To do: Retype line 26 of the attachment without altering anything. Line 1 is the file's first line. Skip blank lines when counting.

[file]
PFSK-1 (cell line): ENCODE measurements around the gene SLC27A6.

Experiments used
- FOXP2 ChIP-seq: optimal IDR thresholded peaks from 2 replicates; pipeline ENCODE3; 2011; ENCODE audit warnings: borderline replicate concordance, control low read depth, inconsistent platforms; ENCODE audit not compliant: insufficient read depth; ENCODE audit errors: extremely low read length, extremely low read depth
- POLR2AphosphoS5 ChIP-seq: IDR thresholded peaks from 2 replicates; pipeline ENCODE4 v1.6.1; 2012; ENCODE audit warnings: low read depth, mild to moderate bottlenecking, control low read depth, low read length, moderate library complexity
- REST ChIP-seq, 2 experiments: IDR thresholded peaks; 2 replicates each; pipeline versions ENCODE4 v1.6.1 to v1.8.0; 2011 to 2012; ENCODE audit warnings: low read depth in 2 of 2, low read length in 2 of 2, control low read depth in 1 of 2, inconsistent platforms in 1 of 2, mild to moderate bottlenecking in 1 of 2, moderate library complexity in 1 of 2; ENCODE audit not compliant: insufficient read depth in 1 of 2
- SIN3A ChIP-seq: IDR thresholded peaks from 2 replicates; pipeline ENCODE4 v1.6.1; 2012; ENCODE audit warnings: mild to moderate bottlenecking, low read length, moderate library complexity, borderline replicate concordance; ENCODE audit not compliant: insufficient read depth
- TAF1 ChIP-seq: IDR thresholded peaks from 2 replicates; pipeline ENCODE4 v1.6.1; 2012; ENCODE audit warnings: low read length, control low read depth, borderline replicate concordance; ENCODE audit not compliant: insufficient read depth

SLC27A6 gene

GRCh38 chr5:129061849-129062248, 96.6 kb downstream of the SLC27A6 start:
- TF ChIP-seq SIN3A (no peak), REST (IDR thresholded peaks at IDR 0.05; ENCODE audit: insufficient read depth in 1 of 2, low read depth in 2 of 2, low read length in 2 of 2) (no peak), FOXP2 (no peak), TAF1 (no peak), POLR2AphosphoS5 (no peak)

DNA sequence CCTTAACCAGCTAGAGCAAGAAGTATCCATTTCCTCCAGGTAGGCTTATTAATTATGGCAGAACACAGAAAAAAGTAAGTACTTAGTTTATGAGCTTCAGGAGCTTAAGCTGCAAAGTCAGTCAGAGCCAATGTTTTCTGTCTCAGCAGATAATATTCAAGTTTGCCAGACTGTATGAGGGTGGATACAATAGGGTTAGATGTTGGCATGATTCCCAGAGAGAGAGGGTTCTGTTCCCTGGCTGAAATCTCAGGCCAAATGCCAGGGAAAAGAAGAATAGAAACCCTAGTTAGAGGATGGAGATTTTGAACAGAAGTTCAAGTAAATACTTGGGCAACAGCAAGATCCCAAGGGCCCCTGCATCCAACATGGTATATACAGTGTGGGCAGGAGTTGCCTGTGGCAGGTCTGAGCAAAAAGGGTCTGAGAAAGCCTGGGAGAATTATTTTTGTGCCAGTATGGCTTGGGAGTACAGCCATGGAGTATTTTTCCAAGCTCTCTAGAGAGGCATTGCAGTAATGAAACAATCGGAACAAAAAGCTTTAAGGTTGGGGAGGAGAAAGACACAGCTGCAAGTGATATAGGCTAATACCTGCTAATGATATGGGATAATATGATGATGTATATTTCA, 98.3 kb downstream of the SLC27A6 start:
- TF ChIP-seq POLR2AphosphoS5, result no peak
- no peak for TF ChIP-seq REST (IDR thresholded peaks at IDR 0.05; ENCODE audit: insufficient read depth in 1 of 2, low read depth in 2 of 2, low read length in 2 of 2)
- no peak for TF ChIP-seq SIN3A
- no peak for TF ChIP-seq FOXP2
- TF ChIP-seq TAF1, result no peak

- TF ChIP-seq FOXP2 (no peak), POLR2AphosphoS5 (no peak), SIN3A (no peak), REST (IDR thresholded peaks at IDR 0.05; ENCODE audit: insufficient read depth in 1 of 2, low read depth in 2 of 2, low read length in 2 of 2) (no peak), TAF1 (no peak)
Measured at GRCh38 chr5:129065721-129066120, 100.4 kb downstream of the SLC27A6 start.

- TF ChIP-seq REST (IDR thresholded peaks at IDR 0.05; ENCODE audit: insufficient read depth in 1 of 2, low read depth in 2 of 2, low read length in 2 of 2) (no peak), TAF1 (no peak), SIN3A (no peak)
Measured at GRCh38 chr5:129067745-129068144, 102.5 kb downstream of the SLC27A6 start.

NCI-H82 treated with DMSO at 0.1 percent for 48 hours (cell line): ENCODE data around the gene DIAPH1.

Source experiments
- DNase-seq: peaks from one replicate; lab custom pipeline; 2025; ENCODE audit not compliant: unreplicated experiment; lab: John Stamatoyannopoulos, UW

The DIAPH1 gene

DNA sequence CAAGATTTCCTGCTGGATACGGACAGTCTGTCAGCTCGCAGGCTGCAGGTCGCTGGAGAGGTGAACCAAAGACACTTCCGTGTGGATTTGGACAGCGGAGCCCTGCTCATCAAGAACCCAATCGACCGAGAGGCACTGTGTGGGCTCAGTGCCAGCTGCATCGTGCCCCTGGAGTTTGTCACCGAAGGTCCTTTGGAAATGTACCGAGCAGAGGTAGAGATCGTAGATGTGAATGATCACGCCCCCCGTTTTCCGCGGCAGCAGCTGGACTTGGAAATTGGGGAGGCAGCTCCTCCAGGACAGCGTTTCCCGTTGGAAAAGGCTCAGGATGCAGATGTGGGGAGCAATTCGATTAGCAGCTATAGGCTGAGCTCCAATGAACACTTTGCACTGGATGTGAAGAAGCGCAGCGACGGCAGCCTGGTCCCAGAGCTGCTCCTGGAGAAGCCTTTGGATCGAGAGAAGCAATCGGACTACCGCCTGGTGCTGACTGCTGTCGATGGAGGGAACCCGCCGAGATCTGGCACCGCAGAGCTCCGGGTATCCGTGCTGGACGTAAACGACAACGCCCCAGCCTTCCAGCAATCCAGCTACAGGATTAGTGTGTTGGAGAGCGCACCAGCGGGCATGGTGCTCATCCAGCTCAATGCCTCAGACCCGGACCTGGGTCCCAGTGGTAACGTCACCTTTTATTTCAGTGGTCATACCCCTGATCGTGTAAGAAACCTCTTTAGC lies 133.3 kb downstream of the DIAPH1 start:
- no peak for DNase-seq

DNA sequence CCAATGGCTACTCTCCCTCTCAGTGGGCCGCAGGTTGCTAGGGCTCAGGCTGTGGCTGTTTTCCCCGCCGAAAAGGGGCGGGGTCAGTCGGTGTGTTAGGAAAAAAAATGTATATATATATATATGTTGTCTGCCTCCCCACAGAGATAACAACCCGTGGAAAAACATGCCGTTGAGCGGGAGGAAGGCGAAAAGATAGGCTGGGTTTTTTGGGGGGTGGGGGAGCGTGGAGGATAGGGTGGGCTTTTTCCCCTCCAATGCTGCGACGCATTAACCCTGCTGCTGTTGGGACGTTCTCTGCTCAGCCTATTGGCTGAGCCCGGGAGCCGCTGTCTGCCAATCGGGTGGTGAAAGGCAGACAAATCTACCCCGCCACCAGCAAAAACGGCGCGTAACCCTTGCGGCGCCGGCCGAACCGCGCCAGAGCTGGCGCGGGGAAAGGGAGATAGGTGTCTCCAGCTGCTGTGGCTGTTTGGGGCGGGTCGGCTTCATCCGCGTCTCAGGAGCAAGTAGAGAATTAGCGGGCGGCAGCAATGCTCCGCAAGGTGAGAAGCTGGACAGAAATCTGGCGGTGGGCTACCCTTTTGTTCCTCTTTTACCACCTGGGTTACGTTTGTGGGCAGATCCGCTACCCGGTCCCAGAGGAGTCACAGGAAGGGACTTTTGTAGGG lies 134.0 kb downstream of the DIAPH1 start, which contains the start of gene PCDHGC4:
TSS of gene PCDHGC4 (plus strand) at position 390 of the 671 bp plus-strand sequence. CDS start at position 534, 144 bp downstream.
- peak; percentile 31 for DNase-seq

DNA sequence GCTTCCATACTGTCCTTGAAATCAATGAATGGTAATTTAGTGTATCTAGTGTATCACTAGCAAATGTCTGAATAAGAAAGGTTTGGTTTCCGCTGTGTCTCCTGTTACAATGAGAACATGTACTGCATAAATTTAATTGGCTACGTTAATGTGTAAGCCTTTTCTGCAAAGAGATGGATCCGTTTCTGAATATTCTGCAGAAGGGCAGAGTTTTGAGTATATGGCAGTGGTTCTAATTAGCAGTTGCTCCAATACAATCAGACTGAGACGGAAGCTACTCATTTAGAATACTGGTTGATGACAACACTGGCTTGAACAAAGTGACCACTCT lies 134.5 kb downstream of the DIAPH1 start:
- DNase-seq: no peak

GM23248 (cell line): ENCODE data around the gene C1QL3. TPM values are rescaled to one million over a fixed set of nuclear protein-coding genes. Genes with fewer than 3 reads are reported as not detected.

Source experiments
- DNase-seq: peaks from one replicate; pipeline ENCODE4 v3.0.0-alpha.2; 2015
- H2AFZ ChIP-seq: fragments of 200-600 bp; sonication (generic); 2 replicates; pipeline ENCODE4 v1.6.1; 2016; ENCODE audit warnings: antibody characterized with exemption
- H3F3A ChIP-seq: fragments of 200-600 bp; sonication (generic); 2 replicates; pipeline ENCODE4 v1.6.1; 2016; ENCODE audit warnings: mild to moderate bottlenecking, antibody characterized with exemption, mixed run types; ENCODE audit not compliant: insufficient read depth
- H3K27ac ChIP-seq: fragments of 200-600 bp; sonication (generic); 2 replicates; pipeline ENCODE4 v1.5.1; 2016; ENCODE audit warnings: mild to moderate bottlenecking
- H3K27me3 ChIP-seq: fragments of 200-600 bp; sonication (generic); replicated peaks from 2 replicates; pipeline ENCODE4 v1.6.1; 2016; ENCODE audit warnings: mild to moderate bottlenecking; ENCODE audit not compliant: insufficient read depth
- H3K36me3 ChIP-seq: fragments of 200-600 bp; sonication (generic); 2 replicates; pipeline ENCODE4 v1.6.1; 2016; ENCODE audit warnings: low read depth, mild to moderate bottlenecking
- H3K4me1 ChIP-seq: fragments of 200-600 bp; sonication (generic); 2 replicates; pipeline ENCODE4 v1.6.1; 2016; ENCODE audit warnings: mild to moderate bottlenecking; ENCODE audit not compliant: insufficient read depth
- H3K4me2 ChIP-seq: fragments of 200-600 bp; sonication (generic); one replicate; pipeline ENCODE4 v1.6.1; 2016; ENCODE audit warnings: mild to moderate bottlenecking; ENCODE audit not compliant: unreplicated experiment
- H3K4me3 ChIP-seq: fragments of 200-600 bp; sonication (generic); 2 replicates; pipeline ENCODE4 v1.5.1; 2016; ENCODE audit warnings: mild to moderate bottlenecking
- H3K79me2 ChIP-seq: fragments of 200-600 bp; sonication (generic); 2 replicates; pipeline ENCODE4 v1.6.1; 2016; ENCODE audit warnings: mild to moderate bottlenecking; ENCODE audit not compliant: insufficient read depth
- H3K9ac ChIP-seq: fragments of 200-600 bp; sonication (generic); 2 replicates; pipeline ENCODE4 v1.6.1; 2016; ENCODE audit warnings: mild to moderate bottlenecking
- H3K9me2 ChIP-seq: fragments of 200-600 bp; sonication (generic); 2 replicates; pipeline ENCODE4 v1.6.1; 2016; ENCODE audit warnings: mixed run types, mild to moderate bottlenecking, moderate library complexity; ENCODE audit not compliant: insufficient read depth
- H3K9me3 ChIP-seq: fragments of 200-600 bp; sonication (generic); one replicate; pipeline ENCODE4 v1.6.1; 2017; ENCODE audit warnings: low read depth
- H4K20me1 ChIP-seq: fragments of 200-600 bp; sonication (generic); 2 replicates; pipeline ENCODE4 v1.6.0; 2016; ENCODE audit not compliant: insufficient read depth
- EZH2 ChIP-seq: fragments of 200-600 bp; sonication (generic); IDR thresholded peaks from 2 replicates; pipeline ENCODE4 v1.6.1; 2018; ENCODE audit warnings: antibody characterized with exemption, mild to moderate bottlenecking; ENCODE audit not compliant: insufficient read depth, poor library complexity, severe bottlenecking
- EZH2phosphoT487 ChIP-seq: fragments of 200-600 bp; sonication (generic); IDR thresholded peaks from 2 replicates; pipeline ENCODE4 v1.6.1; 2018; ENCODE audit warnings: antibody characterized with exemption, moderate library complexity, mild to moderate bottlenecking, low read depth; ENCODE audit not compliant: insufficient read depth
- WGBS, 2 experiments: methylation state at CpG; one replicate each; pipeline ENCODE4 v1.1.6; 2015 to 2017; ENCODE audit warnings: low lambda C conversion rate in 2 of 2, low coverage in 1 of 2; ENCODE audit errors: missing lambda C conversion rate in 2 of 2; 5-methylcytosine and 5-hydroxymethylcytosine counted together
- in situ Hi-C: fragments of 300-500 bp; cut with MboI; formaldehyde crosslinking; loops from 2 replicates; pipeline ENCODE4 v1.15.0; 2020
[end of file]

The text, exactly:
- no peak for DNase-seq